National Commentary

A Secret Government For the Rich?

bentonmug

Tuesday’s extraordinary twin developments – the so-called Bush tax cut “deal” cut between President Obama and Congressional Republicans and the arrest of WikiLeaks founder Julian Assange – caused me to ask a rhetorical question on my Facebook site:
“Does this mean that the country really is run by a secret government primarily committed to supporting its military-industrial complex?”
A friend responded, “Of course, President Eisenhower said this 50 years ago!”

Tuesday’s extraordinary twin developments – the so-called Bush tax cut “deal” cut between President Obama and Congressional Republicans and the arrest of WikiLeaks founder Julian Assange – caused me to ask a rhetorical question on my Facebook site:

“Does this mean that the country really is run by a secret government primarily committed to supporting its military-industrial complex?”

A friend responded, “Of course, President Eisenhower said this 50 years ago!”

Indeed, Ike warned about the undue power and influence of that military-industrial complex, that includes Big Oil and major financial institutions, in his famous farewell speech before leaving the presidency in 1961.

No doubt some of his detractors at the time fancied charging Ike for violating the Espionage Act, the law that may be applied to Assange, for fomenting anti-American sentiment.

That dubious legislation was used to send three-time Presidential candidate Eugene V. Debs to prison for five years, a film maker for three years and poet E.E. Cummings for months after its passage in 1917, all convicted for promoting sentiments either too favorable for U.S. enemies, or too critical of U.S. allies.
It was also used against Daniel Ellsberg for providing the secret Pentagon Papers to the New York Times that revealed a wide pattern of profoundly troubling, duplicitous U.S. behavior in the Vietnam War. Only a technicality freed him from serving time.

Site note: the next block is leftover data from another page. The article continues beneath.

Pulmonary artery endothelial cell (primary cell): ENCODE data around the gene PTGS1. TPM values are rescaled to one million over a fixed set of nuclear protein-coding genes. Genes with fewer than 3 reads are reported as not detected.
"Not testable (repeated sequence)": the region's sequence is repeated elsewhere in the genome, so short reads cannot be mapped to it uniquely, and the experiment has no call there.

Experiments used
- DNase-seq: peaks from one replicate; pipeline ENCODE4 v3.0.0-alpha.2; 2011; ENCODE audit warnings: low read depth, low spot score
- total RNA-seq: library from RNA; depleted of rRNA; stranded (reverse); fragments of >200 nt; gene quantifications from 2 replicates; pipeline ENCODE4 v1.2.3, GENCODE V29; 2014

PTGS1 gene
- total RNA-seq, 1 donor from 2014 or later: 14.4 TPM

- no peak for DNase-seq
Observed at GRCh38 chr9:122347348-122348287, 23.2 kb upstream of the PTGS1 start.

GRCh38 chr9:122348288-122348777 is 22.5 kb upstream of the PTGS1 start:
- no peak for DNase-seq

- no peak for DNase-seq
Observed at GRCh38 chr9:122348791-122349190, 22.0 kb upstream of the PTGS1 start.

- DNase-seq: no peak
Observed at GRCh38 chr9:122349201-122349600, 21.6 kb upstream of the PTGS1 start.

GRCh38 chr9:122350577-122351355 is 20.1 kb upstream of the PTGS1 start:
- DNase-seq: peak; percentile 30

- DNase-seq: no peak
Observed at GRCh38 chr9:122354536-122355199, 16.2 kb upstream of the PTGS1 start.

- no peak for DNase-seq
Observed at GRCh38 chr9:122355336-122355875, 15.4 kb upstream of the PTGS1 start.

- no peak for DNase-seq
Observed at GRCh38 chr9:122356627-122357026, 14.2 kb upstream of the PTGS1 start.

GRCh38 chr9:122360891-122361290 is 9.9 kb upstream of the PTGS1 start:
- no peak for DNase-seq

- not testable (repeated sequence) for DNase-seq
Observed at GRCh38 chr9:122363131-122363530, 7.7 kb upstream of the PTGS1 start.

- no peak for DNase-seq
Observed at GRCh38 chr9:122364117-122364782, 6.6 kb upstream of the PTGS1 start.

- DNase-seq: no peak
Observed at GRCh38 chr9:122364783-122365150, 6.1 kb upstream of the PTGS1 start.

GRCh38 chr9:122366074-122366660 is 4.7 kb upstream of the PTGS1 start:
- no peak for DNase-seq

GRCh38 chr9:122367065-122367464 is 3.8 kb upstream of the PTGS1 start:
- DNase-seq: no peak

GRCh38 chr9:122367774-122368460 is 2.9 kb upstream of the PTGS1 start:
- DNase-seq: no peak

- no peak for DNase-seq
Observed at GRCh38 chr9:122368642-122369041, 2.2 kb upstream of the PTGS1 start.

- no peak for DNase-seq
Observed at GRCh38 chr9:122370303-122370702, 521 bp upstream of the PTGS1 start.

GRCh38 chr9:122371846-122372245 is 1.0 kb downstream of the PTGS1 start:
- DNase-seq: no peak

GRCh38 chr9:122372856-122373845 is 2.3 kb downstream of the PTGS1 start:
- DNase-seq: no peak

Indeed, it is instructive to consider Tuesday’s two major developments as one action with two parts.

The full-court press by President Obama and the Democratic National Committee to argue the merits of the tax cut deal has not quelled dissent, but only inflamed it.
So far, the Washington media has by-and-large completely missed the point about this. They report that Obama’s harsh “dressing down” in defense of his deal at his press conference Tuesday was aimed at the liberal wing of his own party.

But while Obama may have thought that’s where his comments were directed, in fact they assaulted the sensibilities of the more than two-thirds of Americans citizens, according to the polls, who oppose the extension of the Bush tax cuts to the rich.

Obama, in fact, has now postured himself against two thirds of the electorate, and no one is taking this sitting down.

If anything, the administration has underestimated the anger in the population, an anger that is sick and tired of the rich and privileged being pampered, coddled and bailed out, no matter what. They’re enraged at the way the Republicans have behaved like playground bullies to get their way on behalf of their rich masters, and “being angry as hell and not taking it any more” is more important to them than any concessions the deal contains.

The mood, in a country where a fifth of the adult population is either unemployed or underemployed, where there are five people competing for every job opening, is bordering on a revolt.

Medicaid is already being cut for needy Americans, and while unemployment insurance has been extended for another year for the chronically unemployed, the tax break for the rich is for not one, but two years. Moreover, the unemployment insurance pay outs are a pittance compared to what families need to maintain a decent standard of living.

Yesterday, while the rich were being bailed out by the “deal” at a cost of $900 billion to the economy, military personnel learned that they will receive their lowest pay increase in 50 years, at 1.4 percent the lowest number since 1962.

There can be no doubt that the impact of the tax cut on the national deficit will lead Republicans to demand immediate deficit-reduction action once the “deal” is passed into law. That will involve a furious push to scale back social safety nets for the poorer and middle class Americans, including Medicare and Social Security.

“These Republicans are driven to take America back to the 1920s,” exclaimed Sen. Bernie Sanders Tuesday, to a time when there was no Social Security, Medicare or other social protections.

While there have always been radical, right-wing crackpots favoring such objectives, now we are living in the time when the crackpots are running Washington, and even while ostensibly in power, the Democrats feel helpless to stand in their way.


Nicholas Benton may be emailed at [email protected]